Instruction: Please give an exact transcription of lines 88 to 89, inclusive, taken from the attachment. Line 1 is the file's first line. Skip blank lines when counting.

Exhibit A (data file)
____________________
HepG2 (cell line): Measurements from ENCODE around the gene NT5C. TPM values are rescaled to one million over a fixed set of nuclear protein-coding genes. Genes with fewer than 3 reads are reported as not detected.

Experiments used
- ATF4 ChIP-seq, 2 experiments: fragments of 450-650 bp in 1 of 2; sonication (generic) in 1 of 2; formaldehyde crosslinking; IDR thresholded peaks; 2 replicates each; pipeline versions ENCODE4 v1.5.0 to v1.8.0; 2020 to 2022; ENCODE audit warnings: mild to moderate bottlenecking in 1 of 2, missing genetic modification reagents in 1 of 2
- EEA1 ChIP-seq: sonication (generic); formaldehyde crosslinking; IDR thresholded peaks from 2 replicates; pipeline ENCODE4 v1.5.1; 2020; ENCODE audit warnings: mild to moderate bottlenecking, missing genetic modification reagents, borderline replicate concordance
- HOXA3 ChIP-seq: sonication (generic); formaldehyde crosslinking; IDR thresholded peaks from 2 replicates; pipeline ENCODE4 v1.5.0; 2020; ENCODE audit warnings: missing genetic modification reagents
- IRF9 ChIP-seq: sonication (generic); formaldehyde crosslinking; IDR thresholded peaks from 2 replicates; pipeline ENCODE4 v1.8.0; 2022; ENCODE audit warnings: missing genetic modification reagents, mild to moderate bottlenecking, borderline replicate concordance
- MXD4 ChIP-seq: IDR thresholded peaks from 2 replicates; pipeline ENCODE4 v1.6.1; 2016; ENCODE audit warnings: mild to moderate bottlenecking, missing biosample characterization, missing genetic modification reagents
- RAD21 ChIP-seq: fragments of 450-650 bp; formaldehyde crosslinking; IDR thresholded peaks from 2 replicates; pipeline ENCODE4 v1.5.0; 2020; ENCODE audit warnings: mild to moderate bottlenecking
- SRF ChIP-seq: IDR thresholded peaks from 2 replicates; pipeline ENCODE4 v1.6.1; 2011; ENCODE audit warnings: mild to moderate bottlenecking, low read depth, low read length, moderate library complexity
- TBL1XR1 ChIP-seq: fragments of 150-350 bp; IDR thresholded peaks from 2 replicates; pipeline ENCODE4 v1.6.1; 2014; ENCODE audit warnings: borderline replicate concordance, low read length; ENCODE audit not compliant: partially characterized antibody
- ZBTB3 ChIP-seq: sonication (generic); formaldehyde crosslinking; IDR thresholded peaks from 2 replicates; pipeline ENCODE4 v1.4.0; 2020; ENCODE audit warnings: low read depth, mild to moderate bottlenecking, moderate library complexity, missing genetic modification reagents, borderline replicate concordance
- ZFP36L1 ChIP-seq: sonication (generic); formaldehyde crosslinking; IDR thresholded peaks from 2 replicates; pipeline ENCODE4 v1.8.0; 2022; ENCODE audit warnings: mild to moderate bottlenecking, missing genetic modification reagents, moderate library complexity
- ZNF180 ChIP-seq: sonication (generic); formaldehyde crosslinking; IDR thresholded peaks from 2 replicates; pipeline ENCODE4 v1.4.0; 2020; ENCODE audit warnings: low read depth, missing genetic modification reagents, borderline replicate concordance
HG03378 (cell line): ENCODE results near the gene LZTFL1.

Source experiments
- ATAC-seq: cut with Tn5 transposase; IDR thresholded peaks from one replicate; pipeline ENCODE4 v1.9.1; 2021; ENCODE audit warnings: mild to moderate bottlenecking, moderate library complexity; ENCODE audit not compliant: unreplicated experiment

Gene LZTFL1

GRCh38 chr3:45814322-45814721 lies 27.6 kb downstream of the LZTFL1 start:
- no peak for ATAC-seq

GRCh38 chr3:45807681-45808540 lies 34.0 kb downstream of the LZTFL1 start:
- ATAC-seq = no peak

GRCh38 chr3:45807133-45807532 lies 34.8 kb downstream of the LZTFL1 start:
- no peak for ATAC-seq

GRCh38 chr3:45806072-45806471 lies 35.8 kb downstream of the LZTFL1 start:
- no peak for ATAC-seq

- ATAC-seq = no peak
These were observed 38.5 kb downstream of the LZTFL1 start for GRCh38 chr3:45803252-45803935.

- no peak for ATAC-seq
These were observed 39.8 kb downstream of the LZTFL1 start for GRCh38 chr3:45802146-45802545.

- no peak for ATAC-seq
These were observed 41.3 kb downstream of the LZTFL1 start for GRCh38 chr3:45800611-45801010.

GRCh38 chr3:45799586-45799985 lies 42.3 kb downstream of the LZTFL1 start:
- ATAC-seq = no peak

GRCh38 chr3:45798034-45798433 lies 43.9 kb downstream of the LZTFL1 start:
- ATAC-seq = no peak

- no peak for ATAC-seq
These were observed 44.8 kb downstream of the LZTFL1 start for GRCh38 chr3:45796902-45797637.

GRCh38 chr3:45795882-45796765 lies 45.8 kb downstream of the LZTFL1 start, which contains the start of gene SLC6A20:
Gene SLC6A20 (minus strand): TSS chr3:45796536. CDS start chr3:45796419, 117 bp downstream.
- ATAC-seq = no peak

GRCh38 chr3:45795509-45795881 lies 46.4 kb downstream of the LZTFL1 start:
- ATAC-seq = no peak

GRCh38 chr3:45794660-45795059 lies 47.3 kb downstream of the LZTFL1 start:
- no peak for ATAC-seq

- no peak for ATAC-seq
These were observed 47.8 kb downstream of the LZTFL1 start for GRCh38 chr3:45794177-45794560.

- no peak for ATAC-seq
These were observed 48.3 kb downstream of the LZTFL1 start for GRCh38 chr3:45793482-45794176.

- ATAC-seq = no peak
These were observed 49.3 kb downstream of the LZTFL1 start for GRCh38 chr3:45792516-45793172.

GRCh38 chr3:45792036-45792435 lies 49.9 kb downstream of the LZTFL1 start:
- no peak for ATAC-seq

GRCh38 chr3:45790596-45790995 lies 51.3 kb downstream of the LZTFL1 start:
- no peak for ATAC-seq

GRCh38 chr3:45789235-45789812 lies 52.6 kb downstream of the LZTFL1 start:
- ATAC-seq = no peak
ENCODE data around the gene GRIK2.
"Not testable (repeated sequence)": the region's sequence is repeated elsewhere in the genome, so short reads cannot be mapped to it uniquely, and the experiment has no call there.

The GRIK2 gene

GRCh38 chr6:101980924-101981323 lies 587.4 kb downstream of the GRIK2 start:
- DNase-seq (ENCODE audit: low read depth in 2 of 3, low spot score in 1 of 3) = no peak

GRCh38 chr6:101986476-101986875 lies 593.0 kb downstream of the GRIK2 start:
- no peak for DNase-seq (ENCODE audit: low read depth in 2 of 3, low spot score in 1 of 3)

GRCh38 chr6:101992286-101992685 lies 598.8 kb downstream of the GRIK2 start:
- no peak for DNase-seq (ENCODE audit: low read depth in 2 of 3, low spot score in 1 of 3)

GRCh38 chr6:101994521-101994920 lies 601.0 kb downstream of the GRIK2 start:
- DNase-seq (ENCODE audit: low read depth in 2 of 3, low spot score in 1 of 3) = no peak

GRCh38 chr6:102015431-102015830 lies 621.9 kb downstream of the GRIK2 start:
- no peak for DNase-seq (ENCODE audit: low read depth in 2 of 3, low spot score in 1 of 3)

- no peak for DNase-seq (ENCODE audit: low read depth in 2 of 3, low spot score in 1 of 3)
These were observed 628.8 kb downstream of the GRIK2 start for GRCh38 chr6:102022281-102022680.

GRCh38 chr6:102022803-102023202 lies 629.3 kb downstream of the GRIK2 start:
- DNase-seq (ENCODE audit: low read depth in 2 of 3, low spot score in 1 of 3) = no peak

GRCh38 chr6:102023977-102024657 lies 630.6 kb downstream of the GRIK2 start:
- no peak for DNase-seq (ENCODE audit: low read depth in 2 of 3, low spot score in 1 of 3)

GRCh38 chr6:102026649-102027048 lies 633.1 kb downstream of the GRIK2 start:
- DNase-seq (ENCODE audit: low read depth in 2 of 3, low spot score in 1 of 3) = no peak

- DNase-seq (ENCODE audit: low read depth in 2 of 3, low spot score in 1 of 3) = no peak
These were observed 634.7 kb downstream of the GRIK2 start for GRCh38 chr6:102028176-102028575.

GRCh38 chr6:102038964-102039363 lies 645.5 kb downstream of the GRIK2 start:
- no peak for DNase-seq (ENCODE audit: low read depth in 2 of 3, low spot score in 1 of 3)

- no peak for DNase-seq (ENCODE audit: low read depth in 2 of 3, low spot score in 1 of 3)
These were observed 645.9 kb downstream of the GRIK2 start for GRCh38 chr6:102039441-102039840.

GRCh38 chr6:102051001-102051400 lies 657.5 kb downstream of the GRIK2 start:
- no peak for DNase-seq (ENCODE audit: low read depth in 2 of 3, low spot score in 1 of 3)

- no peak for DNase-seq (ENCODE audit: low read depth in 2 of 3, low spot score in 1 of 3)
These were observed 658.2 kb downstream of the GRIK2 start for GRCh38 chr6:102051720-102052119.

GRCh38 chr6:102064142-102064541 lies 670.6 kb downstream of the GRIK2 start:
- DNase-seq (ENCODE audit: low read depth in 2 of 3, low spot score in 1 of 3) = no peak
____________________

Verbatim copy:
GRCh38 chr6:102064142-102064541 lies 670.6 kb downstream of the GRIK2 start:
- DNase-seq (ENCODE audit: low read depth in 2 of 3, low spot score in 1 of 3) = no peak